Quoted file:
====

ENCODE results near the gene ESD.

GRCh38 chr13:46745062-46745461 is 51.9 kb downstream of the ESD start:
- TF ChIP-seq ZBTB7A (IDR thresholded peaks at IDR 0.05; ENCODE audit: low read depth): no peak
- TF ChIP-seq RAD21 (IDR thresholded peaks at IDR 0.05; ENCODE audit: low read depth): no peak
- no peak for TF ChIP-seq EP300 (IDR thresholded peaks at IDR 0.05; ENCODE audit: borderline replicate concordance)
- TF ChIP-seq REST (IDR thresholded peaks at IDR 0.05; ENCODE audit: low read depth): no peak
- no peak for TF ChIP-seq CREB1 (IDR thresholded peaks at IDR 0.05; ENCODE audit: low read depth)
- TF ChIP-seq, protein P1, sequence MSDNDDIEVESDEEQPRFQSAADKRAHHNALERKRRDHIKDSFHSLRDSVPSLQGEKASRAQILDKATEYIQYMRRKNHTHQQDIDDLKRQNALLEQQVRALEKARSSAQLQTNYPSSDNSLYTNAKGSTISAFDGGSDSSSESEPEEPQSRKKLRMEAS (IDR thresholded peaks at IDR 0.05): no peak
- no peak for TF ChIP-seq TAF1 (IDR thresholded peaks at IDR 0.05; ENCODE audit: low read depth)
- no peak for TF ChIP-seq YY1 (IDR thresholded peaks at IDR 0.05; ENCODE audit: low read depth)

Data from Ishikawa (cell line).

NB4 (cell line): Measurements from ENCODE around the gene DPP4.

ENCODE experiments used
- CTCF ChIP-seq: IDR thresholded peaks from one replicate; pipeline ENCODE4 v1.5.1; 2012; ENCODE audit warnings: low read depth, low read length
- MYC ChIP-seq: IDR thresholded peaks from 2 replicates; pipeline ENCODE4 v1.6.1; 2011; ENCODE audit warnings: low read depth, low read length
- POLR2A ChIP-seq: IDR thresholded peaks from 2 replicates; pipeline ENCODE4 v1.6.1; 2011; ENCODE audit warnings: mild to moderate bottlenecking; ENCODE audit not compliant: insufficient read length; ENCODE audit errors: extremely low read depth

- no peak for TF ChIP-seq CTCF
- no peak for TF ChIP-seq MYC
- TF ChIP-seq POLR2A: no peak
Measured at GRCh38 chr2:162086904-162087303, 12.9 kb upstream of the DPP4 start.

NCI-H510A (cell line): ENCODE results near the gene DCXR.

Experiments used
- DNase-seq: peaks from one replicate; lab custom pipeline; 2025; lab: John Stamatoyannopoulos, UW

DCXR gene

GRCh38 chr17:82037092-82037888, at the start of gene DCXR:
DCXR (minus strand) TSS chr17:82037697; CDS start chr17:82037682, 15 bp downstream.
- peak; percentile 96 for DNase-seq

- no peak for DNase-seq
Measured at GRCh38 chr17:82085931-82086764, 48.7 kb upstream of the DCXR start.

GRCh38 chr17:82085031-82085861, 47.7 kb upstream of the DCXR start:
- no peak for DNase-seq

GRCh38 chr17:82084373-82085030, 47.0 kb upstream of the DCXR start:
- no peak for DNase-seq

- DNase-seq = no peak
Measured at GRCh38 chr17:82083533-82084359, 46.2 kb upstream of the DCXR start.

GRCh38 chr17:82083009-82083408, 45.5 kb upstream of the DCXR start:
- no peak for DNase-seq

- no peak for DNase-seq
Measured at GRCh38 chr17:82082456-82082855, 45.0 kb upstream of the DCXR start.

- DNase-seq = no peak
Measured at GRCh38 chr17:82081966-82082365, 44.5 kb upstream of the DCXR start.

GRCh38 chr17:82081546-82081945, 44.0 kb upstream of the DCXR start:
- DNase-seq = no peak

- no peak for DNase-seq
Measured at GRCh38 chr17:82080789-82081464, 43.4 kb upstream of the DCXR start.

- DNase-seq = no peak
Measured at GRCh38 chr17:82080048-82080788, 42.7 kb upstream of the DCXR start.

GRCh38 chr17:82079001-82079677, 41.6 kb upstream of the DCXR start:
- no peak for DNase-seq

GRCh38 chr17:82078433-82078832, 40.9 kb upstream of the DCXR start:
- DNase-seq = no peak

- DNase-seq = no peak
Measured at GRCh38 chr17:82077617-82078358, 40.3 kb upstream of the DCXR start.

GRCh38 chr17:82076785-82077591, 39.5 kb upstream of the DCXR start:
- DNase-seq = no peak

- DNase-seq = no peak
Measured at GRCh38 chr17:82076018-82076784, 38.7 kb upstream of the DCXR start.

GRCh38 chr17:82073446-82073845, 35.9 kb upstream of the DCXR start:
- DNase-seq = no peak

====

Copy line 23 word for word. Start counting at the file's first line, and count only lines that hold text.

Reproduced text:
- DNase-seq: peaks from one replicate; lab custom pipeline; 2025; lab: John Stamatoyannopoulos, UW